Interest rate report and impact on AUD/USD
The Australian central bank took the first step towards easing its massive stimulus on Tuesday, as employment proved to be far stronger than previously expected. However, real rate increases are still a distant prospect. The Australian Reserve Bank left the interest rate at a record low of 0.1% in the expected move. It reiterated the need for that setting to remain unchanged until 2024 to boost pressure on wages and inflation. It also retained the April 2024 bond for its three-year yield target of 0.1%, as expected, and announced the third round of its quantitative easing program, but to a lesser extent than the previous two rounds. All in all, small adjustments to the RBA’s quantitative easing program and its comments have forced markets to see the decision as bullish, with the Australian dollar jumping nearly 1% to $ 0.75980. Market prices suggest the risk of a rate increase at the end of 2022.
However, Governor Philip Love pushed market prices, saying that the board “does not think” about hiking even in 2023 because it expects inflationary pressures to remain subdued. Love hailed Australia’s sharper and faster economic recovery from the recession caused by the pandemic but said wage growth remained moderate and that growth was likely to be only gradual.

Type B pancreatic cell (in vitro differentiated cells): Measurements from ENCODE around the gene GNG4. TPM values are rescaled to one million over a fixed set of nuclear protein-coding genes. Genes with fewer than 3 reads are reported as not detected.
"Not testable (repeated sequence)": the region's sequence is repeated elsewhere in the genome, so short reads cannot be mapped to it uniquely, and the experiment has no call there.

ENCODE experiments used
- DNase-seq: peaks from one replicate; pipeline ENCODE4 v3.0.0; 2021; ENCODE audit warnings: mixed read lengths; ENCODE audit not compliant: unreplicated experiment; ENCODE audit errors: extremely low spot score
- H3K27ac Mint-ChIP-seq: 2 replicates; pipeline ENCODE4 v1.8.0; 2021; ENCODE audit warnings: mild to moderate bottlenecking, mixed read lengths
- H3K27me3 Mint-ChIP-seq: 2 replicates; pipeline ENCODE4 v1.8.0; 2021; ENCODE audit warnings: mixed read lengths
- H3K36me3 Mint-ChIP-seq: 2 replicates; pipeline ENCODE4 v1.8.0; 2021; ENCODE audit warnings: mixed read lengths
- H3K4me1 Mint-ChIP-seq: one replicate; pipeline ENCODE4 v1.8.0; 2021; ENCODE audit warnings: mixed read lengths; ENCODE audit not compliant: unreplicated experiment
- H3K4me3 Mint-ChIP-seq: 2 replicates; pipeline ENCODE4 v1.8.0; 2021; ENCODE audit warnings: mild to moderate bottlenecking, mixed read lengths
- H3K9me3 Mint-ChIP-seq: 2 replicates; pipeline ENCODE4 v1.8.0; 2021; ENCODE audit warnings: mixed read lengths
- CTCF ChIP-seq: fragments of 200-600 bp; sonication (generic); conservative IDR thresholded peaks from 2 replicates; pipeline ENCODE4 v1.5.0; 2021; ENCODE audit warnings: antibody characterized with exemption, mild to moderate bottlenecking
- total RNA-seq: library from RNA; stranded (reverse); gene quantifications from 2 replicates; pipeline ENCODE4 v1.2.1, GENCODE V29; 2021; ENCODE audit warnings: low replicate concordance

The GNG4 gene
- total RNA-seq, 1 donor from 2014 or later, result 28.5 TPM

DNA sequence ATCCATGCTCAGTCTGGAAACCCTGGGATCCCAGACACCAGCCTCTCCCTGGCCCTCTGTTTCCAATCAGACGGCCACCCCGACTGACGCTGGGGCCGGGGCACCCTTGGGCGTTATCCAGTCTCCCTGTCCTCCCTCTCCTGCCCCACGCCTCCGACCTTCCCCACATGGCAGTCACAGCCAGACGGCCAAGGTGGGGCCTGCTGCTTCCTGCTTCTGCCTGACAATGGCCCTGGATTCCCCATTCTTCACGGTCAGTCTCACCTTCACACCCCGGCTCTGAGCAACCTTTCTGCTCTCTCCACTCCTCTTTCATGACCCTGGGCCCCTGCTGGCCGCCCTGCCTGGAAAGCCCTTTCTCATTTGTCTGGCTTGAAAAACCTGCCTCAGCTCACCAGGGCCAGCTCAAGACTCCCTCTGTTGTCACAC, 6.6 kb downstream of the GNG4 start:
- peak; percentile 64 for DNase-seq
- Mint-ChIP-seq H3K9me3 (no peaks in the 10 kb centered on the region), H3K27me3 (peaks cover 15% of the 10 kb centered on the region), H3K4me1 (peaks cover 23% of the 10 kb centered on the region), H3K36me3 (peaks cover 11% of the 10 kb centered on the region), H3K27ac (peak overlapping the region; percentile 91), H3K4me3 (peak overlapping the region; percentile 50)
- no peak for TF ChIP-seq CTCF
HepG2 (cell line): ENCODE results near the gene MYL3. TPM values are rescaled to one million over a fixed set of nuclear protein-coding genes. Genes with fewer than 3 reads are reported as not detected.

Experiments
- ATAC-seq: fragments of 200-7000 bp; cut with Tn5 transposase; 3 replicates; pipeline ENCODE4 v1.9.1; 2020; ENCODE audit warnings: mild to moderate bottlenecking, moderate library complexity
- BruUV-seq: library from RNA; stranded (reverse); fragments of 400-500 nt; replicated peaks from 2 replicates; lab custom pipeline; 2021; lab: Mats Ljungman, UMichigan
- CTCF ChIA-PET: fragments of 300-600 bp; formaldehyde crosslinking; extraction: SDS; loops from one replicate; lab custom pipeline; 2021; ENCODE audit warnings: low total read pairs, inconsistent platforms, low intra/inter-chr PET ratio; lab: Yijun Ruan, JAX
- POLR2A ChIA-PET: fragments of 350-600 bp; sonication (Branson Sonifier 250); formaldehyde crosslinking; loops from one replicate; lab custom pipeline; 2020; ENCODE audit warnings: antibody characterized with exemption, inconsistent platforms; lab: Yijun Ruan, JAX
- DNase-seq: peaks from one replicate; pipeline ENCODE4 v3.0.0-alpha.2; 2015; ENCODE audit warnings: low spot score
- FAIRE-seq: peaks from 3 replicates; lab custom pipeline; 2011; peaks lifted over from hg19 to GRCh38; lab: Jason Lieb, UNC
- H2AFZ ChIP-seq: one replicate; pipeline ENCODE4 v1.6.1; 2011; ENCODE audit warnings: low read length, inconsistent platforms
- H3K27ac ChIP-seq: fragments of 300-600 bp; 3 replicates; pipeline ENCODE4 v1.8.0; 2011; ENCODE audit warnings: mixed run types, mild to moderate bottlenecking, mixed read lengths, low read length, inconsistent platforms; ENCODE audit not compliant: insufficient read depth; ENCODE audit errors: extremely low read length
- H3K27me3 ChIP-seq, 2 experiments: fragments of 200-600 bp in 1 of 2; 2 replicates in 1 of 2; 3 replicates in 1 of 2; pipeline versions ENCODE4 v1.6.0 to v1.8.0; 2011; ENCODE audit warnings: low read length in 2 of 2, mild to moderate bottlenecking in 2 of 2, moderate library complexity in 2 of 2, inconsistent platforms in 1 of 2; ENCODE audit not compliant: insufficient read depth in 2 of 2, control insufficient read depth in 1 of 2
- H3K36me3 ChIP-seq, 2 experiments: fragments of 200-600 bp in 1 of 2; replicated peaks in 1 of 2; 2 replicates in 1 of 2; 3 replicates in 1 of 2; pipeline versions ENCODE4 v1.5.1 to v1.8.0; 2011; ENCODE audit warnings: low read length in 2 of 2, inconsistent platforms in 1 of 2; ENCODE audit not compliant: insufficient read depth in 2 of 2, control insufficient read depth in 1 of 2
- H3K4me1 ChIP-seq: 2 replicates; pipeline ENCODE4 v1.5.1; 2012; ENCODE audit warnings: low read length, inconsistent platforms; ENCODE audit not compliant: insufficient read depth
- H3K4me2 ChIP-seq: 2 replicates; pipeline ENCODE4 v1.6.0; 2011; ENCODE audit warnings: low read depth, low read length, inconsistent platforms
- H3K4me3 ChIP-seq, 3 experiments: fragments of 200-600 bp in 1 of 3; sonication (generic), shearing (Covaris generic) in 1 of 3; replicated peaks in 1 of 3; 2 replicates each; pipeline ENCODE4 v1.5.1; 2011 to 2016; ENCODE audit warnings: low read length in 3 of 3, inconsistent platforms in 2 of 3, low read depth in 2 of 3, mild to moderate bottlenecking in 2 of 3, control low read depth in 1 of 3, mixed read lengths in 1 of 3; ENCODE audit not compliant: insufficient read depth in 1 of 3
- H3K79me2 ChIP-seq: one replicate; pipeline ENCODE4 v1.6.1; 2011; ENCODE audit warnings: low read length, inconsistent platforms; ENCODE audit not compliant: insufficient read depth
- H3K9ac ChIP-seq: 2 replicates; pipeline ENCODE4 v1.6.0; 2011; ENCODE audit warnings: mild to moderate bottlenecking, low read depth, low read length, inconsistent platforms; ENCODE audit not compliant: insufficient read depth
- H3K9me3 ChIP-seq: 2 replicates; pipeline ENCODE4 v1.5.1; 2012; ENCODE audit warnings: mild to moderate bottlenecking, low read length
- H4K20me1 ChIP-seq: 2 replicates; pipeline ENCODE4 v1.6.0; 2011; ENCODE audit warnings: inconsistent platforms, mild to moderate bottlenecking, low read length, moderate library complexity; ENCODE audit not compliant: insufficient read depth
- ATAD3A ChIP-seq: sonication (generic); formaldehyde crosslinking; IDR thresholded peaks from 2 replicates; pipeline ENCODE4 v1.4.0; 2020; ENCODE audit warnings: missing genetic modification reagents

Today’s decisions are made against the background of the economy, which returned earlier in the overtime period and is stronger than expected, he said at a press conference. Our central scenario remains that the condition for increasing the cash rate will not be met by 2024. Earlier, the RBA said 2024 at the earliest, which led some economists to adjust the adjustment positively. Westpac economist Bill Evans said that the decision of the RBA not to extend its three-year goal to November 2024 and reduce the bond purchase program are two clear signs that the policy is tightening. This is a more positive statement than we expected, highlighted by the decision to reduce it in September, Evans said.
The RBA said it would slow purchases of Australian government bonds from September to $ 4 billion from the current $ 5 billion. Analysts in a Reuters poll expected a flexible setup. “However, this policy change is in line with our view that the first-rate increase will come in March 2023 – much earlier than the current” central scenario (RBA), “Evans added.
In contrast, others read the statement as negative, bearish. “They see a stronger recovery … but not enough to suggest a slowdown in interest rates,” said AMP chief economist Shane Oliver. The RBA cut interest rates three times last year to current record lows and launched a massive bond-buying program to cut borrowing costs and boost spending.
Monetary stimulus and government fiscal support have boosted the Australian economy by $ 2 trillion, which is now higher than pre-pandemic levels. The job market is shrinking rapidly, the real estate market is heating up, and consumer spending is rising.
The RBA acknowledged the rapid economic recovery but stressed the recent outbreaks of the virus as a significant uncertainty in Sydney, Australia’s largest city, which is currently under a strict blockade of the coronavirus.